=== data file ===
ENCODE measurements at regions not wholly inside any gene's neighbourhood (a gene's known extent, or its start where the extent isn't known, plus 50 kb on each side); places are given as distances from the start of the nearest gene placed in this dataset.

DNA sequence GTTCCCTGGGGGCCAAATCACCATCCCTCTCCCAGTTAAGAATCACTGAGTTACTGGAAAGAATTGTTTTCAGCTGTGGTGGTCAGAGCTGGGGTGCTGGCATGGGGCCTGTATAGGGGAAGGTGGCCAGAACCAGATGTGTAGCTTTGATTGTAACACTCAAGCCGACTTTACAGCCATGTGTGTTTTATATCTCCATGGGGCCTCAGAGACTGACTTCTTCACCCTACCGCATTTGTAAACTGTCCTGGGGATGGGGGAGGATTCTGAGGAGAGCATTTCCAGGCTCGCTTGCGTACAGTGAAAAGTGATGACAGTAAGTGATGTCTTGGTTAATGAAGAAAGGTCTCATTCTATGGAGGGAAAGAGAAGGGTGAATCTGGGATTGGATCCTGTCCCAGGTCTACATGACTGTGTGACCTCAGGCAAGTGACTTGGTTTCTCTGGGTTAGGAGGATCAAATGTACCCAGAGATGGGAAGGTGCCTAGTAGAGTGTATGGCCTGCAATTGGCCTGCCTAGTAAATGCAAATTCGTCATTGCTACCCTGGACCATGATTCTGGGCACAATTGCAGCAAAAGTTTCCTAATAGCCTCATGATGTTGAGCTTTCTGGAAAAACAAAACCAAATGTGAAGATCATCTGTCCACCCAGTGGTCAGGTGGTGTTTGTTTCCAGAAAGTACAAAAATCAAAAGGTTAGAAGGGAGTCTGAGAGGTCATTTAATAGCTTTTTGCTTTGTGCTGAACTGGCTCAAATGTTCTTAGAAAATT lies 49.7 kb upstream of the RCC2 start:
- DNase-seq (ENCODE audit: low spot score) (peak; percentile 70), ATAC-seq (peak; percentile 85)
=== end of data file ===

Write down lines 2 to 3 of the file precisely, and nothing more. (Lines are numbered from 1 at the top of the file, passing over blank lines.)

DNA sequence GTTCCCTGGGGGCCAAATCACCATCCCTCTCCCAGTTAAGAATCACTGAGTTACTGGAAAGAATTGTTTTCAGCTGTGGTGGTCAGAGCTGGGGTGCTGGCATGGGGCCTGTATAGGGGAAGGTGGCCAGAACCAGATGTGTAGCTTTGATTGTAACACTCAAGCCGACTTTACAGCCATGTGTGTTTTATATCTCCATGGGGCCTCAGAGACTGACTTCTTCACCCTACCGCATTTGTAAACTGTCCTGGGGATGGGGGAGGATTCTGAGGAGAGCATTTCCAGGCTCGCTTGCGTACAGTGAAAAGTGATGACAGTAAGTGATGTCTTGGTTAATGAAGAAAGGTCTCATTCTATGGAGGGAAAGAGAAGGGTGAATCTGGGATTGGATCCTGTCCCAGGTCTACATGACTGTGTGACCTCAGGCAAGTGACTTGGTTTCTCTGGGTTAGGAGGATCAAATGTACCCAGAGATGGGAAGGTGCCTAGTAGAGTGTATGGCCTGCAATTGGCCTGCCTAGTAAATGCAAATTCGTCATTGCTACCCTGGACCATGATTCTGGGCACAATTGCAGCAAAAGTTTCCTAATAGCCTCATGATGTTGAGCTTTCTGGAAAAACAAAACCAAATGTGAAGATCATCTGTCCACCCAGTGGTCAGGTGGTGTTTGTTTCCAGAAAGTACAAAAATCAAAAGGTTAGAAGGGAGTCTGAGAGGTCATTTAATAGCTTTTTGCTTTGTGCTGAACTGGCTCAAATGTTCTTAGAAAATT lies 49.7 kb upstream of the RCC2 start:
- DNase-seq (ENCODE audit: low spot score) (peak; percentile 70), ATAC-seq (peak; percentile 85)